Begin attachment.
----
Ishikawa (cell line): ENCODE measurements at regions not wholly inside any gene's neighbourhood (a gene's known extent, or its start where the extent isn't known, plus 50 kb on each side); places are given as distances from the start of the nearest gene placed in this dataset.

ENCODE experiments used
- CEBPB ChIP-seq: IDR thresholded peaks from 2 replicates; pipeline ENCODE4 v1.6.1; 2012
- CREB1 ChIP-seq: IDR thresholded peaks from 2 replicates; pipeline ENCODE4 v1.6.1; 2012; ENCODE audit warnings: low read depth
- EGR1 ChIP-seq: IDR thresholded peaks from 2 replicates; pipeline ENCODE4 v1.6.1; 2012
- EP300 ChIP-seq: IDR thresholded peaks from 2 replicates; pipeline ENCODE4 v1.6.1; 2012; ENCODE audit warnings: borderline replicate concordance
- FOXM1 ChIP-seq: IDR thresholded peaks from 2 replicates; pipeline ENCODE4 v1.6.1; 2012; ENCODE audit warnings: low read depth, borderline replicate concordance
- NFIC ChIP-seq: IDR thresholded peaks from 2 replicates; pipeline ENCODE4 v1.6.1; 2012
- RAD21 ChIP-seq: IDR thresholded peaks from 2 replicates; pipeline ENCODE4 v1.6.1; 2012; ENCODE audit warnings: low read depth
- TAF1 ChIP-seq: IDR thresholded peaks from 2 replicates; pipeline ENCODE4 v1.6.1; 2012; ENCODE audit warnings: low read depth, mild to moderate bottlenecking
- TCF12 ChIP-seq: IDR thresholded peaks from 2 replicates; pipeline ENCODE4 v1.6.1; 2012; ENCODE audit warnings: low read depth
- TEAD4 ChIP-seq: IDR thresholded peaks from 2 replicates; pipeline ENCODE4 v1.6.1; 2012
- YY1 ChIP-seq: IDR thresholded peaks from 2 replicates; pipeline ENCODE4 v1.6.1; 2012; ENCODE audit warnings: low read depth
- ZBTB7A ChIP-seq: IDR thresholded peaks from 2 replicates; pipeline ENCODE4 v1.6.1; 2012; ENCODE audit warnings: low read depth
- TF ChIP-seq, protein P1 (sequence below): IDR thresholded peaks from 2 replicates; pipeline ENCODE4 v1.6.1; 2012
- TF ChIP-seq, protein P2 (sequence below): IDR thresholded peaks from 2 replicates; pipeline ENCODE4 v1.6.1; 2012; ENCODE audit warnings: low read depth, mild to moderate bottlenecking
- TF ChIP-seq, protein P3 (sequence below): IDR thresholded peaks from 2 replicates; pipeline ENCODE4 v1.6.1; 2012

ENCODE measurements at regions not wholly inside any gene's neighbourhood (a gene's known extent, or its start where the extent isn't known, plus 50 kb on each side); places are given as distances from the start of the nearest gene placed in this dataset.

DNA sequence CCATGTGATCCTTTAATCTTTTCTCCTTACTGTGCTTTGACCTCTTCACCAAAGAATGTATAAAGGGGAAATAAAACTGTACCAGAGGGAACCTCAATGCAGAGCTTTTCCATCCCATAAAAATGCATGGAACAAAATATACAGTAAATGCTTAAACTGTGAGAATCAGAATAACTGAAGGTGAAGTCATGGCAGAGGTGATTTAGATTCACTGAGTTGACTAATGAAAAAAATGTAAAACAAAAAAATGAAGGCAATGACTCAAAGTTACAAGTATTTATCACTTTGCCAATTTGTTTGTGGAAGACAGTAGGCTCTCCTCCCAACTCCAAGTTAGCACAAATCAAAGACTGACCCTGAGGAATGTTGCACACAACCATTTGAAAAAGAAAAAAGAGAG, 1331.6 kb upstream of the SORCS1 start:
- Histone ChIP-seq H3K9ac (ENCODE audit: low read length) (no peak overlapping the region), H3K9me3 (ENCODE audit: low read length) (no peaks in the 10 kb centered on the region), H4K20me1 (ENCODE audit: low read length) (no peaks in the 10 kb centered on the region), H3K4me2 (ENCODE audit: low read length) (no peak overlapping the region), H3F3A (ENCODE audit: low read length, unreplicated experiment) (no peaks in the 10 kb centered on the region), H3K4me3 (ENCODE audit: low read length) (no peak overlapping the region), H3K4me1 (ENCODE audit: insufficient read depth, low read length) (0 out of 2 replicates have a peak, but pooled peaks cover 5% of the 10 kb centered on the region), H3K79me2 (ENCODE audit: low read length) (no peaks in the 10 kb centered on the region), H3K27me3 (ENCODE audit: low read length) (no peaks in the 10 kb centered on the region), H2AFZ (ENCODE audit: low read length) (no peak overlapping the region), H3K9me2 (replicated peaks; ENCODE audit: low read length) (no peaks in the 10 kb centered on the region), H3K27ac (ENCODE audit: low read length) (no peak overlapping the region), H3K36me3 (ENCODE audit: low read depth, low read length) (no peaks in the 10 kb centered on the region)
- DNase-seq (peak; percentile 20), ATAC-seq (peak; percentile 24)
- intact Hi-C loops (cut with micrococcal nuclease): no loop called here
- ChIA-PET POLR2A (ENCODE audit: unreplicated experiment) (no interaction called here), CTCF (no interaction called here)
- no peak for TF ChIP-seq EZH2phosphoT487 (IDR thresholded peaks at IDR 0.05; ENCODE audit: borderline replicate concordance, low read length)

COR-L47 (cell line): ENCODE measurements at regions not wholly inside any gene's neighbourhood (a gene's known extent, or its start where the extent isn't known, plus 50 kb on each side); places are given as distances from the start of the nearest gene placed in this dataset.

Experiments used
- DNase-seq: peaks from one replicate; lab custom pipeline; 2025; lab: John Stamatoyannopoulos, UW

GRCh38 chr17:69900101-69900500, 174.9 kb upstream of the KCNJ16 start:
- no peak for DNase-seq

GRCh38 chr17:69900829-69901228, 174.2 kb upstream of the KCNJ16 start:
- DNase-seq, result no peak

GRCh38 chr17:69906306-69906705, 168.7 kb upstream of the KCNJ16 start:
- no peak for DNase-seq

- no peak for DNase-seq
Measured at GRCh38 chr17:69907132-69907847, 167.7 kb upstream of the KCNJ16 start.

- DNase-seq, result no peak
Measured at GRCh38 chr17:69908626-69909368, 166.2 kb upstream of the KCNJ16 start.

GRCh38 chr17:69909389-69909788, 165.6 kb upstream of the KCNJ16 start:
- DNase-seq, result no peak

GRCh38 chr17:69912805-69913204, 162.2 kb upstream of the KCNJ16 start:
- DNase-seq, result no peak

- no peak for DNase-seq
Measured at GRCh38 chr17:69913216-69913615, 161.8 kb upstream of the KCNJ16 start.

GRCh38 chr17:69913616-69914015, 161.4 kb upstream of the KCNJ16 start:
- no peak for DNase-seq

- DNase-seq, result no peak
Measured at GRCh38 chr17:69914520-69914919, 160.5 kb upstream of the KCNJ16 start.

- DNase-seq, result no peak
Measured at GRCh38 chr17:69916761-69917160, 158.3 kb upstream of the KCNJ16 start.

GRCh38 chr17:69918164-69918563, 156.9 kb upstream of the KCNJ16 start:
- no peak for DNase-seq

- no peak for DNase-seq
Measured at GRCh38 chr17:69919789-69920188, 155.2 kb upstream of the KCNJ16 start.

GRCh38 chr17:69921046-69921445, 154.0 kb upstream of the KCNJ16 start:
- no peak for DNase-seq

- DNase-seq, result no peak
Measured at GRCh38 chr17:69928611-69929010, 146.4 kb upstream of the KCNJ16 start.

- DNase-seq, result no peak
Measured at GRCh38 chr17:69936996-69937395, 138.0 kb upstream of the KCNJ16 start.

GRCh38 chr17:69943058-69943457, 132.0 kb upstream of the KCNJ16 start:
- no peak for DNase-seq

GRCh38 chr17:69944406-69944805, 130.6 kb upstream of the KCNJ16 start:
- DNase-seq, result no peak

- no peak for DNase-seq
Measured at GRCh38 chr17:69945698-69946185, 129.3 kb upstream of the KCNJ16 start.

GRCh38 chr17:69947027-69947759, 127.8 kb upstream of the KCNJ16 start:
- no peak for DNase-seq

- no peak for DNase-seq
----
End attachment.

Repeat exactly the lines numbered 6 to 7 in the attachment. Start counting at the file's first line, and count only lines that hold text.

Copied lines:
- EP300 ChIP-seq: IDR thresholded peaks from 2 replicates; pipeline ENCODE4 v1.6.1; 2012; ENCODE audit warnings: borderline replicate concordance
- FOXM1 ChIP-seq: IDR thresholded peaks from 2 replicates; pipeline ENCODE4 v1.6.1; 2012; ENCODE audit warnings: low read depth, borderline replicate concordance